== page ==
1. SIGNIFICANT ACCOUNTING POLICIES CONTINUED
1.6 Intangible assets
Goodwill arising on an acquisition of a business is carried at cost as established at
the date of acquisition of the business less accumulated impairment losses, if any.
For the purposes of impairment testing, goodwill has been allocated to each of
the Group's Cash-Generating Units ("CGU") that is expected to benefit from the
synergies of the combination.
A CGU to which goodwill has been allocated is tested for impairment annually, or
more frequently when there is an indication that the unit may be impaired. If the
recoverable amount of the CGU is less than its carrying amount, the impairment
loss is allocated first to reduce the carrying amount of any goodwill allocated to the
unit and then to the other assets of the unit pro rata based on the carrying amount
of each asset in the unit. Any impairment loss for goodwill is recognised directly
in profit or loss. An impairment loss recognised for goodwill is not reversed in
On disposal of the relevant CGU, the attributable amount of goodwill is included in
the determination of the profit or loss on disposal.
1.6.2 Other intangible assets
Other intangible assets that are acquired by the Group are stated at cost less
accumulated amortisation (see 1.6.4) and impairment losses (see accounting
The cost of intangible assets acquired in a business combination is the fair value at
acquisition date. The valuation methodology used for each type of identifiable asset
category is detailed below:
Asset category Valuation methodology
Consulting and magazine Income (cost saving)
Software licence Income (incremental value plus loss of profits)
Trademarks Relief from royalty
Trade name Relief from royalty
Non-contractual customer relationships Excess earnings
Where, in the opinion of the Directors, the Group's expenditure in relation to
development of internet activities results in future economic benefits, these costs
are capitalised within software licences and amortised over the useful economic
life of the asset.
Development costs are capitalised only when it is probable that future economic
benefit will result from the project and the following criteria are met:
• The technical feasibility of the product has been ascertained;
• Adequate technical, financial and other resources are available to complete and
sell or use the intangible asset;
• The Group can demonstrate how the intangible asset will generate future
economic benefits and the ability to use or sell the intangible asset can
• It is the intention of management to complete the intangible asset and use it or
sell it; and
• The development costs can be measured reliably.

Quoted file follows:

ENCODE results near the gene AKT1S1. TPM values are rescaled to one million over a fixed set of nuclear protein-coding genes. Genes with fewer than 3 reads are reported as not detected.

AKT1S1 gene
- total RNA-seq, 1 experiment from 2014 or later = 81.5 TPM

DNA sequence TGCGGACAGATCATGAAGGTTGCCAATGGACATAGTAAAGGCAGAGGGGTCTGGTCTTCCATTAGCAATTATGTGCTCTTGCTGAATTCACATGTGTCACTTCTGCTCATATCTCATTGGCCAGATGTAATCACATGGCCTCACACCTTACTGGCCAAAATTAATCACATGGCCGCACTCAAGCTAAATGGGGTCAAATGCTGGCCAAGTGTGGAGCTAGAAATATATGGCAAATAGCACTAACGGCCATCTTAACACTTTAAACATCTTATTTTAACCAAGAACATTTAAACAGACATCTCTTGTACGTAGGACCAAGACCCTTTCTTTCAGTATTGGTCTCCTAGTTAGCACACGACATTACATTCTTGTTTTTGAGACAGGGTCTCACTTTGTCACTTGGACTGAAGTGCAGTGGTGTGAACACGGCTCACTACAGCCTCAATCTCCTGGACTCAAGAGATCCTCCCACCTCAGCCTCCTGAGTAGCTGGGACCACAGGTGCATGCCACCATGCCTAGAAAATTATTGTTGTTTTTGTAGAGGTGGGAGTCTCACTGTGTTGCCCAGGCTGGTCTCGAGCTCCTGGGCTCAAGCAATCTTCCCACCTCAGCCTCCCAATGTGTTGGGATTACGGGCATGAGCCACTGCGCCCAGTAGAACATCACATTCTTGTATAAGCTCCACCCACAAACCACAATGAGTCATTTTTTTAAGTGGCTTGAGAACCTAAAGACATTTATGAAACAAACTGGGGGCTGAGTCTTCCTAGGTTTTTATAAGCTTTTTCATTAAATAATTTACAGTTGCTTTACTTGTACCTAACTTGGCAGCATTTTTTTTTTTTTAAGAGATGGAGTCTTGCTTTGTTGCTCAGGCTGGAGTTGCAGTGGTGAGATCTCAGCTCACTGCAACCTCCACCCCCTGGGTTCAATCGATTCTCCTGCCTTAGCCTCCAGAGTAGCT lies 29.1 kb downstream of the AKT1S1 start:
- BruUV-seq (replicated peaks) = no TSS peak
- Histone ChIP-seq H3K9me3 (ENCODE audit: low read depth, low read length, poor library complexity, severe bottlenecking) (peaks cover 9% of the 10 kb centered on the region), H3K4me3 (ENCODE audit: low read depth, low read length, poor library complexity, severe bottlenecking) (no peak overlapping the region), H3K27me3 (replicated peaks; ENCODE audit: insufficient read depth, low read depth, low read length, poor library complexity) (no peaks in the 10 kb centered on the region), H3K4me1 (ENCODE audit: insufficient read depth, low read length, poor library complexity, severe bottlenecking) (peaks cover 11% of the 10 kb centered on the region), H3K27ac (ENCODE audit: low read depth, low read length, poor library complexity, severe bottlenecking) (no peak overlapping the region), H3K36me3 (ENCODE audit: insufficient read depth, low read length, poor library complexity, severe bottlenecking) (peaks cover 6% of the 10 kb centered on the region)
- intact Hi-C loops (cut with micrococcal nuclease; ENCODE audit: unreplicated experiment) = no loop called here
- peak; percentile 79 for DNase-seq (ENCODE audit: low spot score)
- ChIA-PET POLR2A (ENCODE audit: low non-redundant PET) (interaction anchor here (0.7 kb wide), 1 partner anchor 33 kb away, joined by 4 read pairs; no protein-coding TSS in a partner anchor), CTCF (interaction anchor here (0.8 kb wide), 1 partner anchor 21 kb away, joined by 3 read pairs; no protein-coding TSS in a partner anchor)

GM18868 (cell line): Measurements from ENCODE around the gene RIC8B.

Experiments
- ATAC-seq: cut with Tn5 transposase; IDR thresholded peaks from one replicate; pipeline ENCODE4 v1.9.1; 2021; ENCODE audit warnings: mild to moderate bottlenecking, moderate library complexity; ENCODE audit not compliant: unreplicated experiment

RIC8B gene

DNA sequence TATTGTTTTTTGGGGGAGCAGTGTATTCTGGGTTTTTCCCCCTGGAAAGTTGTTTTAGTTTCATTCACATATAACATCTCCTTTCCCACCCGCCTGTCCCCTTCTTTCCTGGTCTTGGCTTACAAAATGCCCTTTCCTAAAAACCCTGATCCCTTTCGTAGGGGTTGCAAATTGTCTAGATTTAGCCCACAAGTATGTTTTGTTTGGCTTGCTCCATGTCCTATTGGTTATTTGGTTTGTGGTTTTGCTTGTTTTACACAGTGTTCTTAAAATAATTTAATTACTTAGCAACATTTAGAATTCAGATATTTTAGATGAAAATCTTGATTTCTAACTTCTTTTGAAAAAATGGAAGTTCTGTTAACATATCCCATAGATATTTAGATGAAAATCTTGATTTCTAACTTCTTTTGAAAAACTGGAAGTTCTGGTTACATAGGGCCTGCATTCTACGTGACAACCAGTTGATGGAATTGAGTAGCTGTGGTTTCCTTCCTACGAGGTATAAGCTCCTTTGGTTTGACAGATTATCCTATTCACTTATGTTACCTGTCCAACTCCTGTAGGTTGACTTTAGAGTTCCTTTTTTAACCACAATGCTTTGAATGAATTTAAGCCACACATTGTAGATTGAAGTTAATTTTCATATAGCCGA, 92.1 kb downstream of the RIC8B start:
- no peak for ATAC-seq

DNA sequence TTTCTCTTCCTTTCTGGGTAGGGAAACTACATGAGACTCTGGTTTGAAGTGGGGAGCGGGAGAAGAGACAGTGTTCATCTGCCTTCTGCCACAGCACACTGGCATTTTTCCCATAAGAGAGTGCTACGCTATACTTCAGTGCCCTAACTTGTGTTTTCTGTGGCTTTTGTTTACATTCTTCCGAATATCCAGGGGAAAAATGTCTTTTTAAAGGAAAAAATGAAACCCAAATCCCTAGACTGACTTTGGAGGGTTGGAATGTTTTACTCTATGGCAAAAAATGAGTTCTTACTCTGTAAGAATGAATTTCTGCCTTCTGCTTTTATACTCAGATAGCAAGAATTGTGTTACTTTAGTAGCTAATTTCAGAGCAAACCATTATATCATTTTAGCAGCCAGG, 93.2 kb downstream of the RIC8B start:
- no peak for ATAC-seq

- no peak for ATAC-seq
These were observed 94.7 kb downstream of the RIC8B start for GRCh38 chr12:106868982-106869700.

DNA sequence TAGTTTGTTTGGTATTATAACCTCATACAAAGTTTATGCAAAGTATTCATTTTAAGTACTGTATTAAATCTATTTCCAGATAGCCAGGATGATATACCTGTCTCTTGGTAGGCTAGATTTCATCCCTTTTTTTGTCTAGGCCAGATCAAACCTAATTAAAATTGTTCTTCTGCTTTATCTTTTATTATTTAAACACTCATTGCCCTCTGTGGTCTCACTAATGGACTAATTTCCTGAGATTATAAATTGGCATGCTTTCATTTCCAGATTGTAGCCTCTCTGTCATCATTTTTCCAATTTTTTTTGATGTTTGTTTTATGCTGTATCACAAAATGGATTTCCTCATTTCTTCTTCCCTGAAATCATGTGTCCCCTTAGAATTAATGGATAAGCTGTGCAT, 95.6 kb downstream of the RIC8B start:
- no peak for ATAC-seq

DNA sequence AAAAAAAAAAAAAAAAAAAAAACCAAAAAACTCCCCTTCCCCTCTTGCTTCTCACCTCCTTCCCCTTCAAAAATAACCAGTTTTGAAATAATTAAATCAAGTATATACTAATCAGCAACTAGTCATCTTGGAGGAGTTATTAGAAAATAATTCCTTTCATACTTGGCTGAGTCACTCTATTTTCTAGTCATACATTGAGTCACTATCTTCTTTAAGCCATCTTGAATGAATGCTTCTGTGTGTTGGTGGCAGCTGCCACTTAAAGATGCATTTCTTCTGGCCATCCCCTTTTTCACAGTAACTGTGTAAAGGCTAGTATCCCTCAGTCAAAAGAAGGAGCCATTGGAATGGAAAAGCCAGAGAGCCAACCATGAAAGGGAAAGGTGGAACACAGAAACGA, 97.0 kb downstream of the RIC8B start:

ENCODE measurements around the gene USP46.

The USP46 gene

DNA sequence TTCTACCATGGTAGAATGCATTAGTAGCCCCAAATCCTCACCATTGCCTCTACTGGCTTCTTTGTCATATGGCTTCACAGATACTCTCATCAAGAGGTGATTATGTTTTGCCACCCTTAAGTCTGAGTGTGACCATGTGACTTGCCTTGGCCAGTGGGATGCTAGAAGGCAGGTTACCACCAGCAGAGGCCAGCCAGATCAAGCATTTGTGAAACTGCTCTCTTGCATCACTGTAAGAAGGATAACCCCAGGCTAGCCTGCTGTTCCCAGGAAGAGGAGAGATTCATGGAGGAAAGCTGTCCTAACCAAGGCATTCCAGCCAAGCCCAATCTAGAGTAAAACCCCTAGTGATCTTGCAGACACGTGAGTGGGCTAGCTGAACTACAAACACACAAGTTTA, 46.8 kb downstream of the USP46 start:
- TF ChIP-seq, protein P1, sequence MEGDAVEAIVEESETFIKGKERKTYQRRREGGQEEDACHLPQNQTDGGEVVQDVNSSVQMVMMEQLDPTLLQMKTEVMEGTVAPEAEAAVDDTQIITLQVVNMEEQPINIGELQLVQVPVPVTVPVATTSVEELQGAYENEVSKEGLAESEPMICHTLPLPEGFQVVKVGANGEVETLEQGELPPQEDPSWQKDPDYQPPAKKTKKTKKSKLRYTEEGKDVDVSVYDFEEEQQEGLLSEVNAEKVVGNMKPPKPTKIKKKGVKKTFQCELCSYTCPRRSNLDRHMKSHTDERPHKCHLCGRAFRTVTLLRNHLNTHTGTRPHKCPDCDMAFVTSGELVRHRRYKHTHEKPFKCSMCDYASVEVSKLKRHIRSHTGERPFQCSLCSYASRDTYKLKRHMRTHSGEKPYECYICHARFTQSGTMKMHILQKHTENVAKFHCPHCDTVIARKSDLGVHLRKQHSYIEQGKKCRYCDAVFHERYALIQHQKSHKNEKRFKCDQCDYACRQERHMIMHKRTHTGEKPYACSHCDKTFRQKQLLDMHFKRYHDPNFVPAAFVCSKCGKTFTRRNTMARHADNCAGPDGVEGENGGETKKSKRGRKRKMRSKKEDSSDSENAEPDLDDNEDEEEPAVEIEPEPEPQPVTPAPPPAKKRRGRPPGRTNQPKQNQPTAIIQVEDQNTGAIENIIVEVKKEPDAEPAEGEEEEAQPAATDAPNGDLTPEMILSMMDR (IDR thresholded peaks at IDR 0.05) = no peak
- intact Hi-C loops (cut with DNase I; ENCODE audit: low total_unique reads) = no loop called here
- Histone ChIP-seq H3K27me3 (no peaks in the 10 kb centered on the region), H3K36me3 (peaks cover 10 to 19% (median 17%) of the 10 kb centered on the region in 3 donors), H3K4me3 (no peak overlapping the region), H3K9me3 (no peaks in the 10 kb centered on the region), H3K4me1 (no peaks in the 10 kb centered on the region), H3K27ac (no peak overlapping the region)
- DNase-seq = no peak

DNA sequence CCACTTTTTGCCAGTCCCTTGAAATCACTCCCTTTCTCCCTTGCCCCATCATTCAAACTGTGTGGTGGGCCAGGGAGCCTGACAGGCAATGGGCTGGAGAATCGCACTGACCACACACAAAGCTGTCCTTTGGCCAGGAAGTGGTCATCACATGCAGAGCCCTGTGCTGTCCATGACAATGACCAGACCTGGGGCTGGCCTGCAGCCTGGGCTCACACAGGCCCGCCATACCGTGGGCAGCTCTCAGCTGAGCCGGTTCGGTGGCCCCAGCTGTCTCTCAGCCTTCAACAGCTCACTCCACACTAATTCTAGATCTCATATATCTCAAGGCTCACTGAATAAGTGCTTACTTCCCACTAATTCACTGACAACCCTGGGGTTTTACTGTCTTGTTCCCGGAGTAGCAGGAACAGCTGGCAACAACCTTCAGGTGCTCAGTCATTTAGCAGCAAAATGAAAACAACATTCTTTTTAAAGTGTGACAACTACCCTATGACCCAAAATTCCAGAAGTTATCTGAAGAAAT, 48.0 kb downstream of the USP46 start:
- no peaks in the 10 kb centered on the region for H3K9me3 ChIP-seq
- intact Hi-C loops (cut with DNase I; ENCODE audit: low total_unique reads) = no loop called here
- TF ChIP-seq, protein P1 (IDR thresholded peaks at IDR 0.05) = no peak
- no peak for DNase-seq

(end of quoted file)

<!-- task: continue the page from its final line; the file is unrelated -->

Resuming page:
1.6.3 Subsequent expenditure
Subsequent expenditure on capitalised intangible assets is capitalised only when
it increases the future economic benefits embodied in the specific asset to which
it relates. This includes legal and similar expenditure incurred in registering brands
and trade names, which is capitalised, all other expenditure is expensed as incurred.
Amortisation is charged to the income statement on a straight-line basis over
the estimated useful lives of intangible assets unless such lives are indefinite.
Goodwill and trademarks with an indefinite useful life are systematically tested for
impairment at each reporting date. Other intangible assets are amortised from the
date they are available for use. The estimated useful lives are as follows:
Software licence agreements 2-15 years
Capitalised development expenditure 3-5 years
Trademarks and trade names 12-15 years, or indefinite life
Non-contractual customer relationships 4 years
At each reporting date, the Group assesses whether there is any indication that
an asset may be impaired. Where an indicator of impairment exists, the Group
makes an estimate of the recoverable amount. Where the carrying amount of an
asset exceeds its recoverable amount, the asset is written down to its recoverable
amount. Recoverable amount is the higher of fair value less costs to sell and value
in use and is determined for an individual asset. If the asset does not generate cash
inflows that are largely independent of those from other assets or groups of assets,
the recoverable amount of the cash-generating unit to which the asset belongs is
determined. Discount rates reflecting the asset specific risks and the time value
of money are used for the value in use calculation. For goodwill and trademarks
that have an indefinite useful life, the recoverable amount is estimated at each
1.8 Dividends paid to holders of share capital
Dividend distributions payable to equity shareholders are recognised through equity
reserves on the date the dividend is paid.
1.9 Employee benefits
1.9.1 Pension costs
In some jurisdictions in which the Group has employees, there are government or
private schemes into which the employing company or branch must make payments
on a defined contribution basis, the contributions are shown in the profit or loss
account in the year.
1.9.2 Share-based payments
The Group has share-based payment schemes which allow certain employees and
contractors to acquire shares of the Company. The Group has accounted for these
under IFRS 2 Share-Based Payments.
Share option schemes
The fair value of options granted under the LTIP and MIP schemes will be
recognised as a share-based payment expense with a corresponding increase in
equity. The fair value is measured at grant date and spread over the period during
which the employees become unconditionally entitled to the options. The fair
value of the options granted are measured using either a binomial or Monte Carlo
valuation model. This valuation method takes into account the terms and conditions
upon which the options were granted. The amount recognised as an expense
is adjusted to reflect the actual number of share options that vest and market
conditions if applicable.